“All eyes are on Perdido Beach. The barrier wall is now as clear as glass and life in the FAYZ is visible for the entire outside world to see. Life inside the dome remains a constant battle and the Darkness, away from watchful eyes, grows and grows…
The society that Sam and Astrid have struggled so hard to build is about to be shattered for good. Who will survive to see the light of day?”
I liked the Aftermath chapters more than the ones leading up to it, to be quite honest. But overall, I’m just really happy that this series is finally done with, and that I can finally start forgetting about the characters.
Which is sad, really. I started this series with such high hopes. I liked the characters in Gone, more so because of their flaws. But when their flaws became too overpowering, and when there became too many characters, well, I sort of just gave up on it. Well, not really. Had I actually given up, I would have probably stopped reading by the third book.
Now, I don’t discount the fact that the book was engaging. It is. It’s just also really frustrating, because you feel like the characters are not growing at all. And the characters you’ve been told to care for, the ones who you have been following, are suddenly disposable. (Yes, I am talking about Connie Temple, and Dahra, and the Artful Roger. And yes, I also know that only one died from the three people I mentioned. That doesn’t mean they weren’t treated distastefully. Disrespectfully.)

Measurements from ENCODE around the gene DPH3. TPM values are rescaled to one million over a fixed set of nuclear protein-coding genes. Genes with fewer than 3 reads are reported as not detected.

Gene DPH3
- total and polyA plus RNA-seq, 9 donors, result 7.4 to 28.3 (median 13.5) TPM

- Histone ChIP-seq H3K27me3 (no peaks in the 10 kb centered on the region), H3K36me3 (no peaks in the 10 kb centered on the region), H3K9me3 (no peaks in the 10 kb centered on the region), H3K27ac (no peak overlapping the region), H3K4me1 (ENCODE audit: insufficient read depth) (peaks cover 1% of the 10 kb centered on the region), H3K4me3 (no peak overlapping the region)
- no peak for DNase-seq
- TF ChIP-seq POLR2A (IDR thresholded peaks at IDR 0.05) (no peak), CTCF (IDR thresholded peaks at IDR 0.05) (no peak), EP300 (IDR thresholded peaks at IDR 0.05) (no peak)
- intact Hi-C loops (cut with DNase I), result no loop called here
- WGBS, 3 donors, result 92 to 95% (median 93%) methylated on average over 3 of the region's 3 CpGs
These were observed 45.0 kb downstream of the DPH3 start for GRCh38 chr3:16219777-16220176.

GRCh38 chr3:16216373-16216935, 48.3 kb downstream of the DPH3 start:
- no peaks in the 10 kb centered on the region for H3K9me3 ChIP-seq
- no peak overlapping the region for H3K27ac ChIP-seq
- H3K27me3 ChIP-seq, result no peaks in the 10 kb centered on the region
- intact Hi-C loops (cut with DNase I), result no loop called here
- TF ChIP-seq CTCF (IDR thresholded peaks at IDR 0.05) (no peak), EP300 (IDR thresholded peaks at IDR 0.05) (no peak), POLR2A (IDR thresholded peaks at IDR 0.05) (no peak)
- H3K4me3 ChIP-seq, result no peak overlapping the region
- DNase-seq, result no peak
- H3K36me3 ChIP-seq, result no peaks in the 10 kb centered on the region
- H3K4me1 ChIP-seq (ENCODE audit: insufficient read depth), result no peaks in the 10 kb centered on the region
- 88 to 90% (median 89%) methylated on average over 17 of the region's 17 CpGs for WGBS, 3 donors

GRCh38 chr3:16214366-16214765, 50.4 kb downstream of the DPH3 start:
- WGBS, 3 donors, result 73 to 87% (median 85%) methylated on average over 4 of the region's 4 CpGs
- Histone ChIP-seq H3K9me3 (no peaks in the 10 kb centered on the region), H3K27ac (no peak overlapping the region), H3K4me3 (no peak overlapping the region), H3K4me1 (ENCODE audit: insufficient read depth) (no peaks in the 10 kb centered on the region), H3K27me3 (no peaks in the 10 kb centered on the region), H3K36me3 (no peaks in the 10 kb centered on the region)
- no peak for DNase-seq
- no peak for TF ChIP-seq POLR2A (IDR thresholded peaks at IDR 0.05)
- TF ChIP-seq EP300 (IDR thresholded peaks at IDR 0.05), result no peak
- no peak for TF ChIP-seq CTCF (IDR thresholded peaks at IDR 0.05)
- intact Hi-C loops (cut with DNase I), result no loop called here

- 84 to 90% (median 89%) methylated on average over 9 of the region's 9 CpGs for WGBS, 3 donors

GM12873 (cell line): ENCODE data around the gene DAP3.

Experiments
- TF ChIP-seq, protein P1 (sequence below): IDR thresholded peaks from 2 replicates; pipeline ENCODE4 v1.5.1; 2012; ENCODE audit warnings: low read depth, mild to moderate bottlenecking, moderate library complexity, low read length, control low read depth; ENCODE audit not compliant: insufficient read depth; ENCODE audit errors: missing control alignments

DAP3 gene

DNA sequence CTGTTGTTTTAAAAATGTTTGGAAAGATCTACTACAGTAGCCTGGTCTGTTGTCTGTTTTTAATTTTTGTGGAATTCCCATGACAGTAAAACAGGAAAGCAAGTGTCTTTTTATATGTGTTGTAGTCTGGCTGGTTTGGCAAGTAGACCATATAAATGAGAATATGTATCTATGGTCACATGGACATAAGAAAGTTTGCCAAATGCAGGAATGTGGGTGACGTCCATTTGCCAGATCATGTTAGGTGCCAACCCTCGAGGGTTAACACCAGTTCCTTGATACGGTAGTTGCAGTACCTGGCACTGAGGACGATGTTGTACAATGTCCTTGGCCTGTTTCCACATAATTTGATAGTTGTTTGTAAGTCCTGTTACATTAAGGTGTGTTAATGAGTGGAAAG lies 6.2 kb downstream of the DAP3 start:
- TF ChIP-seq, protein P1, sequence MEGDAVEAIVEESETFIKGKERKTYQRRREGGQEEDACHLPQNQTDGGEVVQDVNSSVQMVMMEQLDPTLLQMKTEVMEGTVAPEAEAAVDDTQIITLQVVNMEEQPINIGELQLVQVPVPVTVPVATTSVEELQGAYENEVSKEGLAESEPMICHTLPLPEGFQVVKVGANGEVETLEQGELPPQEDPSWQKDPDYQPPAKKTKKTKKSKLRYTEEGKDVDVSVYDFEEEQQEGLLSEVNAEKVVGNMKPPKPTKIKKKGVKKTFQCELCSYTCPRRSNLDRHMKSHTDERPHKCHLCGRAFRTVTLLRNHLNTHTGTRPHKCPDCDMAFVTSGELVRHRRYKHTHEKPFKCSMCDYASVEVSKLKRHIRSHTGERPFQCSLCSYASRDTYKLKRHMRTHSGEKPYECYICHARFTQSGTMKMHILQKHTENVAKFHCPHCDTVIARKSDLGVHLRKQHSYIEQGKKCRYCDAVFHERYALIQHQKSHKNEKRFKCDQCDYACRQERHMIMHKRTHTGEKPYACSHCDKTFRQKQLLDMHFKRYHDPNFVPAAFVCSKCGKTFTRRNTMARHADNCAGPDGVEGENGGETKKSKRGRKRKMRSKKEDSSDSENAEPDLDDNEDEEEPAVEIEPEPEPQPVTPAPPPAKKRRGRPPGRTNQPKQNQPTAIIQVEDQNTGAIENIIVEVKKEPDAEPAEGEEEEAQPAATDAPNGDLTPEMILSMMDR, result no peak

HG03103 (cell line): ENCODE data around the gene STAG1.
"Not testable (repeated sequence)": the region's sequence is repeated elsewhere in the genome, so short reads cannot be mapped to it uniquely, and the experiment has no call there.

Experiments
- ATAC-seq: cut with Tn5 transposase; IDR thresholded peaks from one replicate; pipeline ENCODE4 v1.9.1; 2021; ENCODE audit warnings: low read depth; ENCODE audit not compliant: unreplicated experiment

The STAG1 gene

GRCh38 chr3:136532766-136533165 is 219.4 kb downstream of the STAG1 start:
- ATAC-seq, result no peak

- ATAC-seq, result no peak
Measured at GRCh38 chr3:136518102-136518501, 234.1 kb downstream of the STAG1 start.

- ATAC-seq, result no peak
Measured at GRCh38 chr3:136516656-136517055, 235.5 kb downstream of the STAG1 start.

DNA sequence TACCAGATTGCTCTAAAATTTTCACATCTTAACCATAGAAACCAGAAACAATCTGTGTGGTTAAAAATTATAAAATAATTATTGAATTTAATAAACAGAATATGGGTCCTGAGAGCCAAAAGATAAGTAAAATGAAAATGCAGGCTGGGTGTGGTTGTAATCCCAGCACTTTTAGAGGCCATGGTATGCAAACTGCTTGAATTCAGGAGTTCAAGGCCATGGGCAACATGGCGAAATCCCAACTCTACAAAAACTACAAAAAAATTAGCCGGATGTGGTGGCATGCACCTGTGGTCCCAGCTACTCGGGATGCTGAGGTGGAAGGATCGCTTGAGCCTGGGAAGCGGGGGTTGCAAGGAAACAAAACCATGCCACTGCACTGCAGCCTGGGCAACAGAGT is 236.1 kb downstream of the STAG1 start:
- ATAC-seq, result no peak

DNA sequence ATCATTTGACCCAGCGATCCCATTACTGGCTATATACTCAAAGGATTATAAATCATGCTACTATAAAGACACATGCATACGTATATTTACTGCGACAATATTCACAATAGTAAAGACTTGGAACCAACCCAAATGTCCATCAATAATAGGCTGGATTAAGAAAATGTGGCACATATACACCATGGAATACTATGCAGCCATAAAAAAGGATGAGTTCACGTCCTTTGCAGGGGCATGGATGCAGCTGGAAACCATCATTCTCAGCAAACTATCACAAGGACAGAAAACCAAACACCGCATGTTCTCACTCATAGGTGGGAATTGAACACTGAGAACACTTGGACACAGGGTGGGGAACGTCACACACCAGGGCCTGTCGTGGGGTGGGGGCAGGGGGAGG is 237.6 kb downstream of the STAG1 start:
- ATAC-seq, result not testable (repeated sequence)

I guess Michael Grant has done his job well, because he’s getting this kind of ire from me. But I didn’t want to feel ire. I wanted escape. I wanted a good story. I wanted characters to care for.
At the end of it all, the only character I cared about was Edilio. Maybe Lana. Maybe Diana. But Edilio is the only one who you can truly call a well-written character.
The problem really, and I’ve been saying this since the third book, is that there are way too many characters. You cannot root for a group of kids, unless you treat them as one unit. And I think the author didn’t want to do that, because that wouldn’t be true. Which is true. A group of kids as a unit would mean they are all on one side. When they aren’t. Which would be fine, if there weren’t two all-powerful almost-deities also fighting for control.
Had I been writing this series, there probably wouldn’t be six books. Just four. Book one was good as it is. Books two and three could have been combined, ending with the two sides of moofs joining forces to fight against the Darkness. Books four and five would’ve also joined together as the Darkness used the non-powered humans against the empowered ones. Ending with the birth of Gaia. The last book would start with the fight against Gaia, but would deal with the actual repercussions of what happened more. The Aftermath chapters would be longer, for sure.
We’ve seen a lot of useless characters take up pages and time when characters that needed development could have been given their due.
Connie Temple should have been a bigger character, the disintegration of her relationship with Sam deserved page space, and should not have been a throwaway line.
With the haphazard way the book was ended, I felt disrespected. As if, after spoon-feeding me information, the writer didn’t trust that I would be able to understand why so-and-so happened. That I wouldn’t be able to accept why this happened and that didn’t.
Damn right, I didn’t. Because I was not shown why. I was just told that it happened. That’s very lazy writing, if you ask me. And after sticking with this series for six books, I feel like I deserve better.
So as I close the last page of this book, I say good bye. And may I forget that I ever laid eyes on this series. That I ever started reading it.